Figure 3

Effect of mixed feeding of boiled potato on the behavior of COD (a) and VFAs (b) in the anodic solution of MFCs treating potato cubes with different mass fraction of boiled potato (0, 48.7, 67.3 and 85.6% in wet weight).

Figure 3

Effect of mixed feeding of boiled potato on the behavior of COD (a) and VFAs (b) in the anodic solution of MFCs treating potato cubes with different mass fraction of boiled potato (0, 48.7, 67.3 and 85.6% in wet weight).

The time profiles of COD in the liquid phase of the anodic chamber are provided in Figure 3(a). For all four MFCs, COD revealed a similar trend: the concentration increased in the initial period and then gradually decreased. Such a trend is not typical and can be observed in anaerobic treatment of a variety of organic solids, such as activated sludge, food waste and vegetable waste (Ramdani et al. 2012; Grimberg et al. 2015; Zuo et al. 2015). COD increase in the initial period indicated that the releasing rate of organic matter from the added potato cubes due to hydrolysis was faster than the rate of degradation. In contrast, decrease of COD indicated that the rate of degradation exceeded the rate of hydrolysis or that the reaction of hydrolysis had already stopped.

The first-order hydrolysis (kh) and degradation (kd) rate parameters were estimated by fitting the observed COD concentrations with the calculated ones displayed as solid lines in Figure 3(a). As summarized in Table 5, the estimated kh increased in the range of 0.061–0.191 day−1 as the mass fraction of the boiled potato increased from 0 to 85.6%. This implied that mixing boiled potato effectively promoted the overall availability of the potato for bacterial use. The estimated kd varied over 0.053–0.079 day−1, a range much narrower than that of kh. This suggests that the impact of mixing boiled potato on degradation was comparatively smaller than the impact on hydrolysis. At the end of the operation, the total reduction of the potato, assessed by COD, reached 83.9–86.6%, indicating clearly that increasing the fraction of boiled potato did not affect the final overall removal of potato.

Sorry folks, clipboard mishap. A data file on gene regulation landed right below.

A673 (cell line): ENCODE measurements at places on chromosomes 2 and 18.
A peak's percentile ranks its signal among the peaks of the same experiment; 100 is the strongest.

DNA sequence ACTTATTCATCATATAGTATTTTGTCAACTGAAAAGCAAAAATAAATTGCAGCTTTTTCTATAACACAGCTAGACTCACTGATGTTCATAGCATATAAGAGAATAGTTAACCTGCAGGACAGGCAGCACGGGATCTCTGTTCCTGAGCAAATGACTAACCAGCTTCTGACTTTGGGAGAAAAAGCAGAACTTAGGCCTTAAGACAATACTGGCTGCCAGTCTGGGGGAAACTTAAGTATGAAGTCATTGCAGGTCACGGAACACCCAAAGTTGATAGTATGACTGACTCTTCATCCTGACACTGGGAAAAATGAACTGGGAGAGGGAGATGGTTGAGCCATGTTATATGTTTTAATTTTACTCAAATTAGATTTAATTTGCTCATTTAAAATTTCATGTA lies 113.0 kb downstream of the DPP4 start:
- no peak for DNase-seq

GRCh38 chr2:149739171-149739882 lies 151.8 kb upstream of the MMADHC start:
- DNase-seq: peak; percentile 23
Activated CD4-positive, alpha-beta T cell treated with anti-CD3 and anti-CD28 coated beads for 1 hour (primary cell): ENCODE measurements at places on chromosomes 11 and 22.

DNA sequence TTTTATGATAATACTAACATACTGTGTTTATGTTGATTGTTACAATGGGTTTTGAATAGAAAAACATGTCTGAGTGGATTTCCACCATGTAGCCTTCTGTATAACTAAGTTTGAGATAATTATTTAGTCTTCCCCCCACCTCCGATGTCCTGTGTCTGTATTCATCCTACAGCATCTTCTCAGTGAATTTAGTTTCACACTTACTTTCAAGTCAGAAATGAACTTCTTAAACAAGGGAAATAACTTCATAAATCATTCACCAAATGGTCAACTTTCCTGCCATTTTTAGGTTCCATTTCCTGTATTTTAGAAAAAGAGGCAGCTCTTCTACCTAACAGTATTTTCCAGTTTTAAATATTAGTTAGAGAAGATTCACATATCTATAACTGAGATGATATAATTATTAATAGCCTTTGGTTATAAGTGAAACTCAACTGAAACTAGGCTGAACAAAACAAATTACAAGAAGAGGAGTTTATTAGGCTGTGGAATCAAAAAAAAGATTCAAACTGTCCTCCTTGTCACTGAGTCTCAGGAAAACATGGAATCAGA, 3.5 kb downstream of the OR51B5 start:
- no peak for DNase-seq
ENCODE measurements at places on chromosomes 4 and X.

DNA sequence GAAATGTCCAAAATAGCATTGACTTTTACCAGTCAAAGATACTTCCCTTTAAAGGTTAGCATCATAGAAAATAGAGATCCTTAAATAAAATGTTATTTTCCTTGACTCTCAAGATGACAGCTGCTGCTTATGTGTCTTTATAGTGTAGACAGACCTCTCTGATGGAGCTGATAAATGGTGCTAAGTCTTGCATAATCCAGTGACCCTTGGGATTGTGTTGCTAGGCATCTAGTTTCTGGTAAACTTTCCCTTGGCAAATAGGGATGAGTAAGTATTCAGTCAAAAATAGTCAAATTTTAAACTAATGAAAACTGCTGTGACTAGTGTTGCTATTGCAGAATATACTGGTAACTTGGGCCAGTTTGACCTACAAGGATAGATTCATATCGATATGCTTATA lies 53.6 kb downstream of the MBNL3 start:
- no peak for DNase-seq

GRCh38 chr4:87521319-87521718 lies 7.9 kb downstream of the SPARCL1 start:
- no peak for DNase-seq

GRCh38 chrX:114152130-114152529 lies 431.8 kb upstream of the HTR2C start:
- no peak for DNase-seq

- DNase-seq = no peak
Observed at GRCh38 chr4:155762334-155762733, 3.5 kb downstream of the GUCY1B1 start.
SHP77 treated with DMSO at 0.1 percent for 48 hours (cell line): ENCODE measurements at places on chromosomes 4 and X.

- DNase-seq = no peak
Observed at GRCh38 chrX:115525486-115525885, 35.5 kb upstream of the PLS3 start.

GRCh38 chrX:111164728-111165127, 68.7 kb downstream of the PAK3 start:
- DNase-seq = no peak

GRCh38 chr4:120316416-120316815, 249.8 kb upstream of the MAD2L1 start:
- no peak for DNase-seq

Table 5

The estimated rate parameters of hydrolysis and degradation for mixed feeding of the raw potato with boiled potato and WAS, respectively

Hydrolysis and degradation rates kh kd Error 
Raw potato with different mass fraction of boiled potato (%) 0.061 0.068 0.124 
48.7 0.086 0.056 0.107 
67.3 0.169 0.053 0.107 
85.6 0.191 0.079 0.151 
Raw potato – 0.056 0.083 0.180 
Sludge (sterilized) – 0.089 0.092 0.183 
Sludge (unsterilized) – 0.059 0.130 0.253 
Raw potato and sterilized WAS at different ratios 2:1 0.039 0.091 0.203 
4:1 0.071 0.177 0.192 
Raw potato and unsterilized WAS at different ratios 2:1 0.061 0.200 0.216 
4:1 0.089 0.088 0.149 
Hydrolysis and degradation rates kh kd Error 
Raw potato with different mass fraction of boiled potato (%) 0.061 0.068 0.124 
48.7 0.086 0.056 0.107 
67.3 0.169 0.053 0.107 
85.6 0.191 0.079 0.151 
Raw potato – 0.056 0.083 0.180 
Sludge (sterilized) – 0.089 0.092 0.183 
Sludge (unsterilized) – 0.059 0.130 0.253 
Raw potato and sterilized WAS at different ratios 2:1 0.039 0.091 0.203 
4:1 0.071 0.177 0.192 
Raw potato and unsterilized WAS at different ratios 2:1 0.061 0.200 0.216 
4:1 0.089 0.088 0.149